Shakespeare tends to show up in alternate universes, and I find that encouraging. I would rather not deprive any universe of its Shakespeare—whether it’s the Star Trek universe or an alternate universe within the Star Trek universe.

In "Mirror, Mirror," several members of the Enterprise crew have inadvertently switched places with their counterparts in a universe that is much harsher and infinitely more cutthroat than their own.

When he heads to his alternate-universe quarters, the Captain Kirk we know is surprised to find a woman there. He’s also surprised to find out how conniving and power-hungry she is. Because Kirk is behaving unusually and is being unusually reserved in sharing confidences with her, Lieutenant Marlena Moreau assumes he’s found a way to be ambitious beyond the dreams of avarice. She says, “If I’m to be the woman of a Caesar . . . can’t I know what you’re up to?”

Of course, merely mentioning Caesar doesn’t automatically guarantee a Shakespeare allusion. But more than the name is at work here. In Julius Caesar, we find a parallel scene. Portia stands in a similar situation when Brutus declines to share his thoughts with her. She asks to share his confidences with these words:
Within the bond of marriage, tell me, Brutus,
Is it excepted I should know no secrets
That appertain to you? Am I yourself
But, as it were, in sort or limitation,
To keep with you at meals, comfort your bed,
And talk to you sometimes? Dwell I but in the suburbs
Of your good pleasure? If it be no more,
Portia is Brutus' harlot, not his wife. (II.i.280-87)
I admit that “If I’m to be the woman of a Caesar . . . can’t I know what you’re up to?” is a poor substitute for this majestic and affecting speech, but the circumstances and the emotions of the two women match up. Observe:

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Another avenue for exploration—additional evidence that Julius Caesar may be behind this reference—might be found in the fact that the alternate universe is something like the Roman Empire at its worst. Assassination is a common means of advancement—indeed, an attempt had been made on Kirk’s life by a member of his own crew before this scene takes place. But that possible deeper analysis is beyond the scope of this post.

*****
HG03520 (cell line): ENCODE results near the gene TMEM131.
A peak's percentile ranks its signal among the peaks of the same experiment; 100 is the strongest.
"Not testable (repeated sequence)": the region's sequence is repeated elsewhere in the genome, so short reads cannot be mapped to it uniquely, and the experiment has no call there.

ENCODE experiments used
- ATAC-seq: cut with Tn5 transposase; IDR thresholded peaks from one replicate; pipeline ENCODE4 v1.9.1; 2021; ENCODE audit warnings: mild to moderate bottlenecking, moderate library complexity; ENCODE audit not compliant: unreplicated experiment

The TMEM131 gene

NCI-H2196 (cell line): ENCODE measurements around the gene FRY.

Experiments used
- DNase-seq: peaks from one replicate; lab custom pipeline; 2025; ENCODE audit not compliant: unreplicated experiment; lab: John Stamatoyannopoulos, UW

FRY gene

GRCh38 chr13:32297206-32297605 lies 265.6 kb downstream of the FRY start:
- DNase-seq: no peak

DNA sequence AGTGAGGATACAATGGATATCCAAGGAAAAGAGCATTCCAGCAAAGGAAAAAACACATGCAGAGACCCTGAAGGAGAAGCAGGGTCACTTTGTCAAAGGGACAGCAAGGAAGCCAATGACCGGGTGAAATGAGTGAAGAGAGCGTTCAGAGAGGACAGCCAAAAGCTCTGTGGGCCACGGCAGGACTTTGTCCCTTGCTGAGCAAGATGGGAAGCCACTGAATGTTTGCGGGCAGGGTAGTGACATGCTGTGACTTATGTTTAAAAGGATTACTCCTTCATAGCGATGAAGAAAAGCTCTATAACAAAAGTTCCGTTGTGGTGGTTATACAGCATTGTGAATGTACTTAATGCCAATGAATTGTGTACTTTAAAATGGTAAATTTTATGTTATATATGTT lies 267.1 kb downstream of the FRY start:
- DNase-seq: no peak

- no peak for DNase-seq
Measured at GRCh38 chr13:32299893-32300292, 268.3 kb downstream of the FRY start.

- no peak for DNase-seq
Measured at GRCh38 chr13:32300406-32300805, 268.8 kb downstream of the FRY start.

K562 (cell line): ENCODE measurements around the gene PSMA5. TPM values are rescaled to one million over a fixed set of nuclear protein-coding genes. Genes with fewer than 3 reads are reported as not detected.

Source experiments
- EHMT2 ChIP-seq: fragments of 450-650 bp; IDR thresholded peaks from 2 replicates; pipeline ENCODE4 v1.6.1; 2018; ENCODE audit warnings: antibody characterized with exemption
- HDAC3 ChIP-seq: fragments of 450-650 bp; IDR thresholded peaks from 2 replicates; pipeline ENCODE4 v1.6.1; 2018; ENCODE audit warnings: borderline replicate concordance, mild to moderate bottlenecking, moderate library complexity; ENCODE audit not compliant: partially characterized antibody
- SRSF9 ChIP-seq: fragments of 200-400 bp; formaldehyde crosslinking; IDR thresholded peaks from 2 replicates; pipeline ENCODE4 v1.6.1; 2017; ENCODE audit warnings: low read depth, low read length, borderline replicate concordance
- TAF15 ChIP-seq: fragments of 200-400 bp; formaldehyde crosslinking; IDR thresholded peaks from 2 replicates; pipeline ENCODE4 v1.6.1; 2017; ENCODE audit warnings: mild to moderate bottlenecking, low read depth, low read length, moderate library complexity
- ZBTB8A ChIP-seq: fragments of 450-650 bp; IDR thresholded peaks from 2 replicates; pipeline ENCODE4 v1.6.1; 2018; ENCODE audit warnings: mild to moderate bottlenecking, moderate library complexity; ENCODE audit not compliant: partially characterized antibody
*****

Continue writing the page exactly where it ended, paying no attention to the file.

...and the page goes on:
Links: Shakespeare and Star Trek Complete.

Monday, August 23, 2010

Shakespeare and Star Trek Incomplete?

“The Devil in the Dark.” By Gene L. Coon. Perf. William Shatner, Leonard Nimoy, DeForest Kelley, and Nichelle Nichols. Dir. Joseph Pevney. Star Trek. Season 1, episode 25. NBC. 9 March 1967. DVD. Paramount, 2007.
More than a year has passed since Bardfilm put together the definitive and complete post on all the Shakespeare that appears in Star Trek.

Alas, we spoke too soon.

This week, Bardfilm will be filling in the blanks and adding these new comments—retroactively, as it were—to the "Shakespeare and Star Trek Complete" post.

Picture the scene for this Shakespeare allusion. A single guard paces the battlements. Strange things have been happening in this Elsenore-esque place. Hearing a noise behind him, the guard turns and delivers a line—the first line, in fact—from Hamlet: “Who’s there?” (I.i.1):

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The only problem is that the Francisco analogue blows his line. Instead of a good and proper "Nay, answer me: stand, and unfold yourself" (I.i.2), we get an "It's your relief, Sam." Ah, well. You can't ask for everything! At least we get the setting and the first line, even if no further allusions to Hamlet appear in this particular episode.

P.S. We don't even get a "For this relief, much thanks" (I.i.8), though it would be an entirely appropriate response to Francisco's altered line.
Links: Shakespeare and Star Trek Complete.

Wednesday, August 18, 2010

Richard the Second and Queen Victoria

Young Victoria. Dir. Jean-Marc Vallée. Perf. Emily Blunt and Rupert Friend. 2009. DVD. Sony Pictures, 2010.
A brief but telling selection from Richard II appears in the recent period drama Young Victoria.